|Swiss chard dolma|
Ok, I know it has been a long time that I’ve last posted here. I am still writing my recipes but in a Turkish blog. Looking at the traffics of this English blog I thought it is not really interesting to put Turkish recipes on the internet.
Anyway. But I know there are people out there who would and indeed do take interest with what I have to share. Big thanks to Sandra, the English lady in Italy, who genuinely gives me courage to continue with what I have to offer.
I will start putting translations of recipes I’ve posted earlier on my Turkish blog.
Here we go. Again. :)
Well, dolma stuff are really typical Turkish food. I know that in the neighbor countries like Romania, Greece, and Armenia and or even in the Middle East they make dolma. In Europe dolma is called dolmades after the Greek ones.
Normally the most common dolma we make is with the grape leaves. You can find freshly picked grape leaves or brined grape leaves. So all year long you can make them :) They also make dolma of any other leaves actually. Like swiss chard, like swiss chard or collard greens. It is the first time I try the swiss chard, but I can assure you that it is delicious. I found that the swiss chard is more difficult to work with than the grape leaves because they are more tender than the grape leaves. You have to be careful not to tear the leaf. But the result is great! I think it might be even more convenient for the palate of the European people because it is so tender. In Turkey we say “it is like eating Turkish delight” when we say that something is soft and tender in the mouth (like a piece of sofly baked meat) and I think swiss chard dolma was also like Turkish delight in that sense :)
Ingredients (see the notes below)
1 bundle of swiss chard, washed and drained
|a bundle of swiss chard|
|a bundle of swiss chard|
For the filling:
1 glass of rice, washed and drained
1 medium sized onion, chopped fine
1 handful of fresh mint, chopped fine
1 handful of parsley leaves, chopped fine
1 fresh onion, chopped fine
Salt to your liking
3 – 4 drops of sumac molasses (see the notes below)
- I started with preparing the filling: I heated the olive oil in a pan and I sautéed the onion for 3 – 4 minutes. Then I added the rice and sautéed it with the onion until the rice became transparent. When the rice was transparent I added half of a glass of water and closed the lid and cooked the rice until it soaked all the water on low fire.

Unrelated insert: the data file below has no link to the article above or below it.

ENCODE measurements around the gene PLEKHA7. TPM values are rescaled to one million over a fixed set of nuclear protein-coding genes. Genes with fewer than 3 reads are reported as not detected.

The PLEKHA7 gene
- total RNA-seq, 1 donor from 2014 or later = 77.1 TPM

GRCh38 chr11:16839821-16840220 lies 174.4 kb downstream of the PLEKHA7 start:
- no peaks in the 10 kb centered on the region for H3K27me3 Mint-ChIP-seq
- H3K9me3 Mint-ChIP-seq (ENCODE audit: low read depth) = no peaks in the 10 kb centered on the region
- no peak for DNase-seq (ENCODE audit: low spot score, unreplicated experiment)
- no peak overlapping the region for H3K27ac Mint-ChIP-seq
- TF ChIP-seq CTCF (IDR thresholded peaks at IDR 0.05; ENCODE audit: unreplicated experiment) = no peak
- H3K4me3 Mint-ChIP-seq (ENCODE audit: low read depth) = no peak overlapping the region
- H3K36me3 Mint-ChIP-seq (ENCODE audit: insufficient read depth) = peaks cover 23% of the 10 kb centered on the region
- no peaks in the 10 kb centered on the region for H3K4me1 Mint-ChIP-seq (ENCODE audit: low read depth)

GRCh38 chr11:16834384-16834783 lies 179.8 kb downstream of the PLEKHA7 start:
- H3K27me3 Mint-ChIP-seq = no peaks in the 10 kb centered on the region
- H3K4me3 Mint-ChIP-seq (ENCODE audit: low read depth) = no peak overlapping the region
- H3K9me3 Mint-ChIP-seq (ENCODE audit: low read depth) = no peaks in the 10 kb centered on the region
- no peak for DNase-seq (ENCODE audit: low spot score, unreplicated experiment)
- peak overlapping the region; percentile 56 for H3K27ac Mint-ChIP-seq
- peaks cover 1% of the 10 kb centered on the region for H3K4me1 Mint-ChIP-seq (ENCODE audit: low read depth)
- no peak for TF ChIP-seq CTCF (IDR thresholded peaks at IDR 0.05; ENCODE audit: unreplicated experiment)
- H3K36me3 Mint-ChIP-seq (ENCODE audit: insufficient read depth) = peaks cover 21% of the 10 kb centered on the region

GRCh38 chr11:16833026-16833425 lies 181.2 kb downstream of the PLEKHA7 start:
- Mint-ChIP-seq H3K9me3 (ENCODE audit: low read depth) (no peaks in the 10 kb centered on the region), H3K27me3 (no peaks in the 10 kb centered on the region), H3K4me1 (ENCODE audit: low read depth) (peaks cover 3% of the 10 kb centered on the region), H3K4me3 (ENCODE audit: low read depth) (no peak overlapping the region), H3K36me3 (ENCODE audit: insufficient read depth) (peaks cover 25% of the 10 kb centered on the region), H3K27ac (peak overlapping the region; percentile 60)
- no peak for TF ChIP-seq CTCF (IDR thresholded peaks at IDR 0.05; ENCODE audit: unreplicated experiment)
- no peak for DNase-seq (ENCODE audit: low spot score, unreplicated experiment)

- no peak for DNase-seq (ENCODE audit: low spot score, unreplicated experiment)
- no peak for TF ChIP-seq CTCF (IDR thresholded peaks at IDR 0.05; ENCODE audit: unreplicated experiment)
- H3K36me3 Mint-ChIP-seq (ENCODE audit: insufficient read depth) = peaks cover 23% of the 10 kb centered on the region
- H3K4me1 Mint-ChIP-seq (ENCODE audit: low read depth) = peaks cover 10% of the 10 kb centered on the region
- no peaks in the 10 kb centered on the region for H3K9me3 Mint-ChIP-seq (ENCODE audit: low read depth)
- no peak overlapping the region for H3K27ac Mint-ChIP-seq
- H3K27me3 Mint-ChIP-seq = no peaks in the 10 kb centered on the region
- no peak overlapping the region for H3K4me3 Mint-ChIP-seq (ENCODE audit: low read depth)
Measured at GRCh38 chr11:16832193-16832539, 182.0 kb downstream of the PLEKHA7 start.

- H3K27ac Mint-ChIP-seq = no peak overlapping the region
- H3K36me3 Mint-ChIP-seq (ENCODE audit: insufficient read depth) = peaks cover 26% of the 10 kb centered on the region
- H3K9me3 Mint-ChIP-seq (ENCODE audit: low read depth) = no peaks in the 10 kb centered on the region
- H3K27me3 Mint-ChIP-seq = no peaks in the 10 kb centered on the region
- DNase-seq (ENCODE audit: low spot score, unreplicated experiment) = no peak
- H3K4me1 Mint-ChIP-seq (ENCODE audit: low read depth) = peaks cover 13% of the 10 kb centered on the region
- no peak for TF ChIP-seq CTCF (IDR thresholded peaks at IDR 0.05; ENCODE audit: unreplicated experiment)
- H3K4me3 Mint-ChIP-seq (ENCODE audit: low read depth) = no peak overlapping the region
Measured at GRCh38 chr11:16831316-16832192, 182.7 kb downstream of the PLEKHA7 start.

- When the rice soaked the water and was half-cooked, I turned off the fire; I added some salt and put the pot uncovered aside so that the filling could cool down a bit.
- While the rice was cooling down, I prepared the leaves of the swiss chard: I cut off the stalks of the swiss chard and put them aside. I used my pressure-cooker to steam-cook the leaves and I steam cooked the swiss chard leaves for 2 minutes. I let it aside a bit to let it cool down and squeezed the leaves to get rid of the excess water they had when they were a bit cooler. (see the notes section below)
- When the rice filling cooled down, I added the fresh herbs and the sumac molasses and mixed.
- Before rolling the dolma, I made sure that I placed the rice filling on the part of the leave where the windpipes are placed. This will ensure a better looking dolma on the outside. Also, on the wider part of the leaf, if not the very middle. I closed the leave from left and right on the filling as if I am making a package. I rolled the pointy upper part on the filling and started rolling the whole leaf (see the pictures). I continued with this process until all the leaves were filled with the filling.
- I placed the dolma’s in a pot and poured half a glass of water (or a bit less). On low fire, I cooked the dolmas until the rice is soft. For me it took 15 – 20 minutes.
|Step 1 - the filling of the swiss chard dolma|
|Step 5 - place the filling in the internal part of the leaf where you see the thick windpipe of the leaf|
|Step 5 - place the filling on the wider part of the leaf.|
|Step 5 - close the left and right wider sides of the leaf on the filling|
|Step 5 - close the pointy upper part on the filling; by enclosing from the sides, start rolling|
|Step 5 - swiss chard leaf rolled around the filling|
|Step 6 - cook the dolma for about 15 - 20 minutes in half a glass of water so that they don't burn or stick to the bottom|
|Delicious swiss chard dolma|
|Swiss chard dolma|
- This amount will only be enough for 2 people for a dinner or lunch.
- Alternative to the steam-cooking, you can blanche the leaves of the swiss card. Place them in boiling water and keep them there for 30 seconds to 1 minute; that is, until they are bright green and soft. Squeeze them out of the excess water without tearing the leaves.
- If you do not have any sumac molasses available; alternatively you can use pomegranate molasses or half a lemon juice.